ONTD Political

What is Victoria's Secret? Child Labor

12:33 pm - 12/15/2011


Bloomberg Markets went to Burkina Faso, where Victoria's Secret usually buys up the entire fair trade and organic-certified cotton crop to make the lingerie it sells in the West. There, the magazine found children of 12 and 13, laboring in the fields on pain of being whipped with switches by their bosses the cotton farmers. Burkina Faso-grown cotton is shipped to India and Sri Lanka, where it is milled into cloth, cut, sewn and finished (Sri Lanka and India, it is worth pointing out, also have their issues with child labor in the garment industry). From there, finished underwear is shipped to the U.S., where it used to be sold by Victoria's Secret with hang-tags that read, "Pesticide-free, 100% rain-fed cotton. Good for women. Good for the children that depend on them." (The company has since dropped the "good for children" part.)



Bloomberg, which spent six weeks in the country, reports:

In Burkina Faso, where child labor is endemic to the production of its chief crop export, paying lucrative premiums for organic and fair-trade cotton has perversely created fresh incentives for exploitation. The program has attracted subsistence farmers who say they don't have the resources to grow fair-trade cotton without violating a central principle of the movement: forcing other people's children into their fields.


Victoria's Secret's partners in cotton-sourcing, including the Swiss organization responsible for certifying the cotton and auditing producers, say they have raised concerns about child labor since 2008. Victoria's Secret says it never saw the relevant report. Cotton is produced thanks to forced and child labor in more countries than any commodity except for gold; the fair trade program is supposed to ensure fair labor standards are met. One of the children Bloomberg interviewed, a 13-year-old girl named Clarissa, took a reporter into the field where she works and demonstrated how she turns the soil with a hoe:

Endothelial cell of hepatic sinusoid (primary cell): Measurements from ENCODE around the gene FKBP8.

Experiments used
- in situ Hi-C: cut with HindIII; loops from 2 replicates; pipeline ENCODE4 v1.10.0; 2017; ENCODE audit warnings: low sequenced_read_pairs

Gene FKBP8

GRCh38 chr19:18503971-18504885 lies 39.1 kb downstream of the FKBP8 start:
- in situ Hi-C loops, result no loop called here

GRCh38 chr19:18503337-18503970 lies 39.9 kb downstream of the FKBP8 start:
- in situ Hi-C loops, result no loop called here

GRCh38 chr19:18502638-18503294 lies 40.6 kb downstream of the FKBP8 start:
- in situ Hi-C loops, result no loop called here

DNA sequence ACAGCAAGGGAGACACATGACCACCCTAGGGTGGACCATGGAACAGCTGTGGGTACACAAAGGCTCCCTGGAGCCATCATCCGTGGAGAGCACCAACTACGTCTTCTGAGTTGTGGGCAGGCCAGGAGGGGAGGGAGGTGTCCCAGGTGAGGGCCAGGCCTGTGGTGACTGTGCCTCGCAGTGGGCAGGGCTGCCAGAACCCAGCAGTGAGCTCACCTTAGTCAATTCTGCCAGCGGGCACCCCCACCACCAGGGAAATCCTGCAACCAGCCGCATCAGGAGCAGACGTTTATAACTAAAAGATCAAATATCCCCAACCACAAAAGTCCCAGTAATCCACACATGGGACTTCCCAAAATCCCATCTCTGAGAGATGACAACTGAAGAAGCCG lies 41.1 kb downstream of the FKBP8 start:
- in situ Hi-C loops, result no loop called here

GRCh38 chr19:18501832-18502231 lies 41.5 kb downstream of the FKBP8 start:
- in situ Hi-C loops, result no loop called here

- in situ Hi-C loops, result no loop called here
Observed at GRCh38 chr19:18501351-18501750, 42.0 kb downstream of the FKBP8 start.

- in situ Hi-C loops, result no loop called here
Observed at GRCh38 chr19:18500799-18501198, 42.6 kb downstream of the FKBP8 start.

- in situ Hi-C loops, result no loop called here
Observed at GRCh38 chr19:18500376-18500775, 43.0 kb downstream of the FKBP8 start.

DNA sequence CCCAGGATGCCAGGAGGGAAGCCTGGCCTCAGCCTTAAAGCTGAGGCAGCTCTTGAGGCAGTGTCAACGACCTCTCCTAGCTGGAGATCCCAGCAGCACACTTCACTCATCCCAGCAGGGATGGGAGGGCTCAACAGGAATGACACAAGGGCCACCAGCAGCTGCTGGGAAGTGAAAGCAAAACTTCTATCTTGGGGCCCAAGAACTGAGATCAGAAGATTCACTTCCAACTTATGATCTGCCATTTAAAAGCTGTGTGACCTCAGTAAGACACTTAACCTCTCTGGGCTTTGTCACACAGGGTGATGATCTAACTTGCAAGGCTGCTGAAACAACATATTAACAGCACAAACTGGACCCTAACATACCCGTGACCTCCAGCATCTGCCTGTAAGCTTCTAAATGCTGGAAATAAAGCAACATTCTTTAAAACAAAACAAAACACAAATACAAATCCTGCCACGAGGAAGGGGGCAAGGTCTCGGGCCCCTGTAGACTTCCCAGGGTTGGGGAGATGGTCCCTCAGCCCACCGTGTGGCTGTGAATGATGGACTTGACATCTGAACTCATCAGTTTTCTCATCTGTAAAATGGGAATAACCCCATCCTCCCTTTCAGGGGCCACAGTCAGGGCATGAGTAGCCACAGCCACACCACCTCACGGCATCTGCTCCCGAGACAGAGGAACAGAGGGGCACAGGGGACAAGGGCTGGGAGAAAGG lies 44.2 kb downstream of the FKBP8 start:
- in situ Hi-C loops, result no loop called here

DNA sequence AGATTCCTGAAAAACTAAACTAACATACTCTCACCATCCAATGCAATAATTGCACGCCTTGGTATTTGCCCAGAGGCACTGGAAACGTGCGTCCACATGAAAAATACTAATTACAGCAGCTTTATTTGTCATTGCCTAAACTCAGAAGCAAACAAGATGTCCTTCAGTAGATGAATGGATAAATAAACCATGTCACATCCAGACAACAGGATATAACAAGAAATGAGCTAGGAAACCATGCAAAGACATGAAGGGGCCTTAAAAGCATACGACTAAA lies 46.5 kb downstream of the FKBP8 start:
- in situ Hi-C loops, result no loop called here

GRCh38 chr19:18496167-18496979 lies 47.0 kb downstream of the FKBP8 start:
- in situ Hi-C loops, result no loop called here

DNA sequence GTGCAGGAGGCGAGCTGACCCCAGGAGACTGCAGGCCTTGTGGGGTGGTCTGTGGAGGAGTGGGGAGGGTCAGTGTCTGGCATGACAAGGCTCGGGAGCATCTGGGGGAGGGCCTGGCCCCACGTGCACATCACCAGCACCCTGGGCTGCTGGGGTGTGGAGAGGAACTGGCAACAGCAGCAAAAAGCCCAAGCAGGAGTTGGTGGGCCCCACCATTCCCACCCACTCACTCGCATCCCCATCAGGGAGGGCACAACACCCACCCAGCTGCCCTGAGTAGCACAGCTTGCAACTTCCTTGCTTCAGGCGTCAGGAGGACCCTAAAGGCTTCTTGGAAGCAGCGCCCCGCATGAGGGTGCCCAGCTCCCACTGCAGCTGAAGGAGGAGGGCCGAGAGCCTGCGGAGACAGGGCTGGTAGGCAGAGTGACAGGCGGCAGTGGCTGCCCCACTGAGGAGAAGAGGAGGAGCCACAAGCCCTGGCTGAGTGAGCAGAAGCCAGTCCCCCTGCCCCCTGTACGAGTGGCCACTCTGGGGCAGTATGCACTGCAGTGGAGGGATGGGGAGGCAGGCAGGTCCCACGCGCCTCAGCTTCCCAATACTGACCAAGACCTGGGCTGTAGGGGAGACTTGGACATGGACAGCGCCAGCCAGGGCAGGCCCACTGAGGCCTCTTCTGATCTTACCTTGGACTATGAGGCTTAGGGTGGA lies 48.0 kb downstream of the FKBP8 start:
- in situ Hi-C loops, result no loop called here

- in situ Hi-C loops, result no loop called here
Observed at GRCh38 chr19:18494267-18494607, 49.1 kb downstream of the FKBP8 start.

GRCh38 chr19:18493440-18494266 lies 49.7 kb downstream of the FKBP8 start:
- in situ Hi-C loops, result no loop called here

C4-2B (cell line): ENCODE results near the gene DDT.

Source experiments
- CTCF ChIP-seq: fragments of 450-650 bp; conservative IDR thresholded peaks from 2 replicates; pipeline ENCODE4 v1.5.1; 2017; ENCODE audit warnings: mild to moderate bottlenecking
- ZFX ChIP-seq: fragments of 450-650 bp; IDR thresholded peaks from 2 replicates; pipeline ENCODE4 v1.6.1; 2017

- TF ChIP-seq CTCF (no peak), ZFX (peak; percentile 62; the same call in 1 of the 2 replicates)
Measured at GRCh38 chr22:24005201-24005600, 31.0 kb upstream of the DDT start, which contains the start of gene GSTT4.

Bending at the waist, Clarisse buries the edge of the blade and starts scraping a deep row into the earth, taking small steps backward with each cut. "It's very, very hard," she says, "and he forces me to do it." Before long, her arms and hips ache. "It's painful," she says. When she strikes rocks beneath the soil, it sends the blade cutting into her bare toes. If she slows down from exhaustion, "he comes to beat me," she says. He whips her across the back with the tree branch and shouts at her. "I cry," she says, looking down as she speaks and rubbing the calluses on her hands.


As always, those $8.50 panties carry a high price.


Source

Original report. Long, but seriously worth a read.
rex_dart Mod note.15th-Dec-2011 06:19 pm (UTC)
Can you add some tags, please?
the_glow_worm Re: Mod note.15th-Dec-2011 06:43 pm (UTC)
Done, Leo Jesus.
sesmo 16th-Dec-2011 12:09 am (UTC)
Do you know how much of that $8.50 for a pair of panties is actual labor cost? I have a feeling that if they paid living wages it'd go up by a whopping $0.25.
sihaya09 15th-Dec-2011 06:28 pm (UTC)
Oh man. I love VS's bras. I really hope this gets spread and things change, because it's terrible.
abee 15th-Dec-2011 06:28 pm (UTC)
GODFUCKINGDAMMIT.